We’ve had a pretty good season game wise. I have quite a few clients who shoot and are generous with their bounty. I also offer a plucking and dressing service. The fee is a bird for each bird plucked. This guarantees a steady supply of game when I’m not working on a bountiful estate. The Min Pins always goggle when I step into the kitchen with a brace of pheasant slung over my shoulder. I can almost heard them thinking
“Finally, she has done a proper day’s work.”
In a mild winter I’ll hang the bird for three days in our cold larder to let the gamey flavours develop a bit. If it’s very frosty weather, they may need to hang for an extra day or two. Our larder is an old fashioned one, built with a cold chamber under the floor.
Generally I skin the birds for home consumption. This means I can prepare and dress a bird in ten minutes but the flip side is that the pheasant has to be pot roasted in a covered casserole. We have developed several pheasant recipes that work equally well with skinned and unskinned birds. The secret, as with any pot roast, is to provide a really moist environment within the casserole dish so the pheasant is slow cooked and semi steamed in an atmosphere imbibed with flavours.
Having laid out quite a bit of cash for 6 kilos of free range pork to develop our sausage recipe before Christmas, January is paying for this investment. We are not buying a Sunday joint but trawling through our freezers instead. We haven’t suffered in the least but I know that D is itching to get his hands on a decent joint in February. On Saturday I found a young hen pheasant in the freezer.
“We have this pheasant. Let’s pot roast it on Sunday.”
Danny’s face flickered briefly. I ignored the disappointment and covered up by saying that I didn’t fancy it either.
He planned to cook our gipsy style pot roast pheasant tonight. But we had run out of streaky bacon and the pheasant was a lean young hen pheasant with very little fat. I returned home as he was preparing the casserole.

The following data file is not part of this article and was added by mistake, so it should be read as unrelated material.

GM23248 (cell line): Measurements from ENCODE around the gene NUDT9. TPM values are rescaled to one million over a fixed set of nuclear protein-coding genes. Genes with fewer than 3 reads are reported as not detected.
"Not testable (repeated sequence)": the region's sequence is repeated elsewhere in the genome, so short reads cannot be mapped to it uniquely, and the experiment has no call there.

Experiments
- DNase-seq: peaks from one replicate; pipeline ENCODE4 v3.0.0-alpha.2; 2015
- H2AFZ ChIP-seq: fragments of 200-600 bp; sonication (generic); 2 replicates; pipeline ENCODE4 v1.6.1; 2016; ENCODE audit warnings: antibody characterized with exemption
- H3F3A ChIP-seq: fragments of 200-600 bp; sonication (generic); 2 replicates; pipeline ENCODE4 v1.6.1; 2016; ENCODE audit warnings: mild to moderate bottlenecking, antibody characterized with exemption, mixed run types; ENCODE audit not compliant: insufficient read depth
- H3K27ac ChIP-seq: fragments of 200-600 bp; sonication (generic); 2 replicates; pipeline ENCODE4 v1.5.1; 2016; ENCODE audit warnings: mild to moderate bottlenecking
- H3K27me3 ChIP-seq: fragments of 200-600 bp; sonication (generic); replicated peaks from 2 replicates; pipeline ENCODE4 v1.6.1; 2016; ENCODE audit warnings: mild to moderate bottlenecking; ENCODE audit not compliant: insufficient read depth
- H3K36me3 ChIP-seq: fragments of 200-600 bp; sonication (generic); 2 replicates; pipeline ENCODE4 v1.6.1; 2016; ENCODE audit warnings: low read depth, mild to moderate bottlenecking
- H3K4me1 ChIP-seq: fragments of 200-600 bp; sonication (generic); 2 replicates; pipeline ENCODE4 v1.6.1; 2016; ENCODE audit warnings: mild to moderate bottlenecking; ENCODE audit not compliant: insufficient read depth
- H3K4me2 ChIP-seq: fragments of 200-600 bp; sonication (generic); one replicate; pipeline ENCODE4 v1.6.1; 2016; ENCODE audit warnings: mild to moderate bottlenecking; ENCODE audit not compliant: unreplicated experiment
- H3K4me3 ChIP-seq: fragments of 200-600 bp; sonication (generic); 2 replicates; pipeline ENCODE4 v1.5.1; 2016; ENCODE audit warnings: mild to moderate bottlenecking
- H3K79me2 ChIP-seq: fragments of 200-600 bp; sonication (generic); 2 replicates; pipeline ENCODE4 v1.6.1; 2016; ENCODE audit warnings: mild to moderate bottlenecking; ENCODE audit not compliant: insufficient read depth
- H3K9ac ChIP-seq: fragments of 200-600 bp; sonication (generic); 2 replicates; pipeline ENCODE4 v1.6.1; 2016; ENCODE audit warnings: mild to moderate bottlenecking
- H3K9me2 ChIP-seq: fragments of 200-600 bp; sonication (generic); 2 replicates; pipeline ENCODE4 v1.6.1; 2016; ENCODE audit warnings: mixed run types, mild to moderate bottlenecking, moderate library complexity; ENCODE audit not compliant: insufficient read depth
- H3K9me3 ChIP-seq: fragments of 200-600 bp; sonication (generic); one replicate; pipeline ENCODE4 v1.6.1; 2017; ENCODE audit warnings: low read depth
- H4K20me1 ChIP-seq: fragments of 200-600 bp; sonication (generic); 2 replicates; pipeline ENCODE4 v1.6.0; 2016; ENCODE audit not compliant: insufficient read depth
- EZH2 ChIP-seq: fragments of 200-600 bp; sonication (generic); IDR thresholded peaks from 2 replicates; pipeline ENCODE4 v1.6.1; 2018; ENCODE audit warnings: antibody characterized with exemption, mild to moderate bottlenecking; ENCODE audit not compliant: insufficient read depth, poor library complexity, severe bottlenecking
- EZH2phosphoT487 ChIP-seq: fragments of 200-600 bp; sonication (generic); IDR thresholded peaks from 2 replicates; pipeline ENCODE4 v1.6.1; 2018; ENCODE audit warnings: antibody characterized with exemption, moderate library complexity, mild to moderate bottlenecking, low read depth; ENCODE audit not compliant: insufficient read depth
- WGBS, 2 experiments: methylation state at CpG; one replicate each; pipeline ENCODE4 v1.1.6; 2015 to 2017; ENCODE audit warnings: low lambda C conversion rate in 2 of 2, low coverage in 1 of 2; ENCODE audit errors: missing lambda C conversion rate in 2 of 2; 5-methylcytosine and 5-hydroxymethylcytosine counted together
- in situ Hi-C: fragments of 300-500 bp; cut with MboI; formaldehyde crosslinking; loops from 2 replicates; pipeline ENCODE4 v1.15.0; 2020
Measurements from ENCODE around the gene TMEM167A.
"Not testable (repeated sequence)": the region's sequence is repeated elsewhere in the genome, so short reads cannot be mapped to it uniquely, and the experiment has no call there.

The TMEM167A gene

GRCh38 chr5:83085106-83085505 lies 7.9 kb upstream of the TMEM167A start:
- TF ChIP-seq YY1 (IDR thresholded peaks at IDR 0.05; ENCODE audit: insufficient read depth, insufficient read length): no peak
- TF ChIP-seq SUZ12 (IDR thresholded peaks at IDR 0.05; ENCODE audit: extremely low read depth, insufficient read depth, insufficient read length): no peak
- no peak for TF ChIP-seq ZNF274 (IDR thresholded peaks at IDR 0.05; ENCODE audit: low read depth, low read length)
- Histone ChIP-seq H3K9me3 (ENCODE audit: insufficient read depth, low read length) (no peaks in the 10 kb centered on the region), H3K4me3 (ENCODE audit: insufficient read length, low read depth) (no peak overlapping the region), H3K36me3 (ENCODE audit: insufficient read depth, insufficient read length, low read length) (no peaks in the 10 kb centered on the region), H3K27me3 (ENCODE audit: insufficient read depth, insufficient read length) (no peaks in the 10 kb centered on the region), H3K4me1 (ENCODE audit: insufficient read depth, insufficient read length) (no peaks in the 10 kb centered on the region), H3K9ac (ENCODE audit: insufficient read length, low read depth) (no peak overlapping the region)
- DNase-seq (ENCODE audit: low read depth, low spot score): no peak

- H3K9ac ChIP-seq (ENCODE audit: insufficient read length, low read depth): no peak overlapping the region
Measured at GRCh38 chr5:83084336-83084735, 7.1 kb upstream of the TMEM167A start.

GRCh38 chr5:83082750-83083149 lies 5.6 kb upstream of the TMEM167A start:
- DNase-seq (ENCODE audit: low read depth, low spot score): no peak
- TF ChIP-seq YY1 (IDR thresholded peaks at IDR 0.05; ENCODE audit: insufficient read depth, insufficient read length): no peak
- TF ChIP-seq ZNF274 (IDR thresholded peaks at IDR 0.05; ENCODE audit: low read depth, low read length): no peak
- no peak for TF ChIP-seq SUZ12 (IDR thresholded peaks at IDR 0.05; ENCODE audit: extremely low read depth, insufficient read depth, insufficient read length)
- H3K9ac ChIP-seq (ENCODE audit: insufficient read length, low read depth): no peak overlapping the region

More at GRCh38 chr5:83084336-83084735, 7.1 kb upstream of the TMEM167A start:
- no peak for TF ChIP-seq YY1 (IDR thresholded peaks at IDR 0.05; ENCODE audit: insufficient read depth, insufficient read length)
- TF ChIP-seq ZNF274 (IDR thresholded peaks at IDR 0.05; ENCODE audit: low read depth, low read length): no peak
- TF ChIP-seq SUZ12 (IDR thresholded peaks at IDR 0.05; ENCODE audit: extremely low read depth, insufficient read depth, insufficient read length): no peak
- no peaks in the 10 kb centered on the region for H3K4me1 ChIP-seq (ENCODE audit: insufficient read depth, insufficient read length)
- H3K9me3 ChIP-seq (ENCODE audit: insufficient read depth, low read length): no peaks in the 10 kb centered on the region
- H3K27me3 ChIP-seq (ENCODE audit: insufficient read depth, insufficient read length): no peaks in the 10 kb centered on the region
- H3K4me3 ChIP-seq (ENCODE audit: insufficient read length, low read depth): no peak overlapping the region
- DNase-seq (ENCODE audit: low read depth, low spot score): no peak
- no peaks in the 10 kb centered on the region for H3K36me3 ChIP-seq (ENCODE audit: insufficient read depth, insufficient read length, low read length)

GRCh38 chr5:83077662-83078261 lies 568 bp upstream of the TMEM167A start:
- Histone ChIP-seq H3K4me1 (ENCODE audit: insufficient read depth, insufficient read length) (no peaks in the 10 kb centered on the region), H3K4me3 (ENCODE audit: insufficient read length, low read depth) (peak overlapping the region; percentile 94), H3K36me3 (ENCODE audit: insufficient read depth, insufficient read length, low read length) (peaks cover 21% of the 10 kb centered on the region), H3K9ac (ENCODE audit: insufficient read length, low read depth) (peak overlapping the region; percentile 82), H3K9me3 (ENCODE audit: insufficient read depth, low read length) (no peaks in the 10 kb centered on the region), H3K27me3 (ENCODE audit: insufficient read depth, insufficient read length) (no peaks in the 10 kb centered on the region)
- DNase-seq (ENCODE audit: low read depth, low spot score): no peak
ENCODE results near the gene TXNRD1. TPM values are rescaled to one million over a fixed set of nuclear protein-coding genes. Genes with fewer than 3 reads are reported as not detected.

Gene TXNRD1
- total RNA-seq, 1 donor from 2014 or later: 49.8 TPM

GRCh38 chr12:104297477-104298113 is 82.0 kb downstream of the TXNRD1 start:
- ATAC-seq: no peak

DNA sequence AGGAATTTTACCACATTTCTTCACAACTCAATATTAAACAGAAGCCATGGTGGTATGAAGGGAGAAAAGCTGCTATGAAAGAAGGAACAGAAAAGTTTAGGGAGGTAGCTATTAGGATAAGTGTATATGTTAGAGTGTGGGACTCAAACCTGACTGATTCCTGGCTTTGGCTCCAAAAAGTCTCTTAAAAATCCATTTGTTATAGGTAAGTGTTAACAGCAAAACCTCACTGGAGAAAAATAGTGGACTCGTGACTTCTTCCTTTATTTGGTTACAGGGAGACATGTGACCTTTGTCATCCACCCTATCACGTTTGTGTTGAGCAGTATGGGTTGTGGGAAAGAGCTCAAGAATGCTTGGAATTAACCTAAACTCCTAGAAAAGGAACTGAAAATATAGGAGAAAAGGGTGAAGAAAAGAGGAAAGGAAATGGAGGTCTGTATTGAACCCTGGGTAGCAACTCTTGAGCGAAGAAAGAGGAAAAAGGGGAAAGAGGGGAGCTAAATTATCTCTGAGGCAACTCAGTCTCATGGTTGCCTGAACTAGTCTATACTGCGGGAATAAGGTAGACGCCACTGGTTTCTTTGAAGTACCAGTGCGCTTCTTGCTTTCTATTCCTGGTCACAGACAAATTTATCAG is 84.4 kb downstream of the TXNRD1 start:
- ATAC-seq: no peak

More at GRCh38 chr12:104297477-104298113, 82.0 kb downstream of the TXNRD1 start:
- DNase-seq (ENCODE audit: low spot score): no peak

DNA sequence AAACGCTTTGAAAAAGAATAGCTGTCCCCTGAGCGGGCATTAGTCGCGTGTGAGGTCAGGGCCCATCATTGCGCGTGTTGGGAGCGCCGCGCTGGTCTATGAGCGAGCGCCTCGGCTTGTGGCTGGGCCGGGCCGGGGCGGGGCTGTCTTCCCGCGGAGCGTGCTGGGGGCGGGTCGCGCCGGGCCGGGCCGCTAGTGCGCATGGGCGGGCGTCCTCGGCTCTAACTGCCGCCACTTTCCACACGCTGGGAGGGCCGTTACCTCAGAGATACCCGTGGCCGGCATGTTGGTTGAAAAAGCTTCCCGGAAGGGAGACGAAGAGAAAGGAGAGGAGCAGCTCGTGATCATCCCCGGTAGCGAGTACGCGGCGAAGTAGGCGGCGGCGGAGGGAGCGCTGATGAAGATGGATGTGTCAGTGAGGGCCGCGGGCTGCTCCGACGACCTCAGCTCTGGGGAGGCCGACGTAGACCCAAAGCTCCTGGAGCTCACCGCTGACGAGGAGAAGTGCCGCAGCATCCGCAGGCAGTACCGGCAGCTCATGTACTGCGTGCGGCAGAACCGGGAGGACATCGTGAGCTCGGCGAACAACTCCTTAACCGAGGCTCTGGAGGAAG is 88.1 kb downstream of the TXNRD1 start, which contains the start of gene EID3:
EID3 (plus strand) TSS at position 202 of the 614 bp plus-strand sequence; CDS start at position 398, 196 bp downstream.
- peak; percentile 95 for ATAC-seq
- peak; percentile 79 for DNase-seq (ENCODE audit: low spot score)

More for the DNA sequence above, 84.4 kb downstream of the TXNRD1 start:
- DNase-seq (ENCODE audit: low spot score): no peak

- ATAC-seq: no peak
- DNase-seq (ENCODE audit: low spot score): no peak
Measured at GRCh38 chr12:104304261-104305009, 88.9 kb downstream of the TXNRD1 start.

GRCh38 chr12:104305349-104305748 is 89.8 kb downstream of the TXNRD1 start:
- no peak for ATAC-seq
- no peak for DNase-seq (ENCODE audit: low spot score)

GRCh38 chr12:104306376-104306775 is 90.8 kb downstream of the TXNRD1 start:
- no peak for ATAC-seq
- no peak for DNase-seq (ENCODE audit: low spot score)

“I think I’m going to add a tiny half star anise to the apple in the pheasant dish tonight.”
“Why don’t we add some honey too?”
Remembering the success of the sausages baked with onion and apple we finely chopped half an onion, scattered it onto the bread along with the thyme and apple and dripped on some honey. This just proves that two cooks working together can produce something far better than individual ‘inspiration’. My last new individual creation was removed by the dustbin men last Monday.
This dish smelt divine as it baked, filling the cottage with heady aromas. After the dustbin disaster I was on tenterhooks. But the first forkful tasted very good indeed. Better than our gypsy style recipe. We were stunned. Admittedly it was a very young hen pheasant but the dish was superb. The succulent carcass was picked quite clean. This would be a great, lazy dinner party dish. Just pop in the oven and prepare for rapturous applause. But do remember to ask for a hen pheasant at your butcher’s, if you are not given a hen pheasant or shoot one yourself. In fact you should ideally ask for a hen pheasant every time. Then you can almost guarantee a tender bird.
Secret slow baked pheasant recipe for lazy chefs
- 1 small hen pheasant
- Half an onion (50g) chopped
- 1 skinned and cored Bramley cooking apple. (A quarter reserved to put in the birds cavity) the rest chopped These are very tart so if you only have ordinary eating apples to hand, sprinkle a teaspoon of fresh lemon juice over your apples.
- 3-4 slices of white bread (crusts removed) to snugly line the base of the casserole dish
- Half a small star anise broken into 4 pieces and distributed across the base of the casserole
- 1 tablespoon of honey dissolved in 3 tablespoons of boiling water
- 10-12 sprigs of thyme (strip the leaves off the stalks) and scatter over the bread
- 2 tablespoons of dry white wine
- Lashings of ground black pepper, added to the sauce when liquidised.
- Line the base of the casserole dish with the white bread.
- Scatter over the thyme, chopped apple, chopped onion, crushed star anise. Pour the wine and dissolved honeyand water over the bread.
- Put the pheasant breast down on the bread and bake for 1.5 hours at 160c (140cfan). If you have a big, old bird you may need to cook it for a further half an hour or so.
- When the pheasant is tender set it aside to rest for 20 minutes. If you pheasant has skin you can remove the lid of the casserole , whap up the oven temperature to 200c (180c fan) and brown the skin for ten minutes.
- Liquidise the sauce with a stick blender. Add a decent lash of freshly ground black pepper to taste and pour over the pheasant to serve.
We ate this with small roast potatoes, Calvero Nero and sweet organic carrots. A delicious and surprising combination.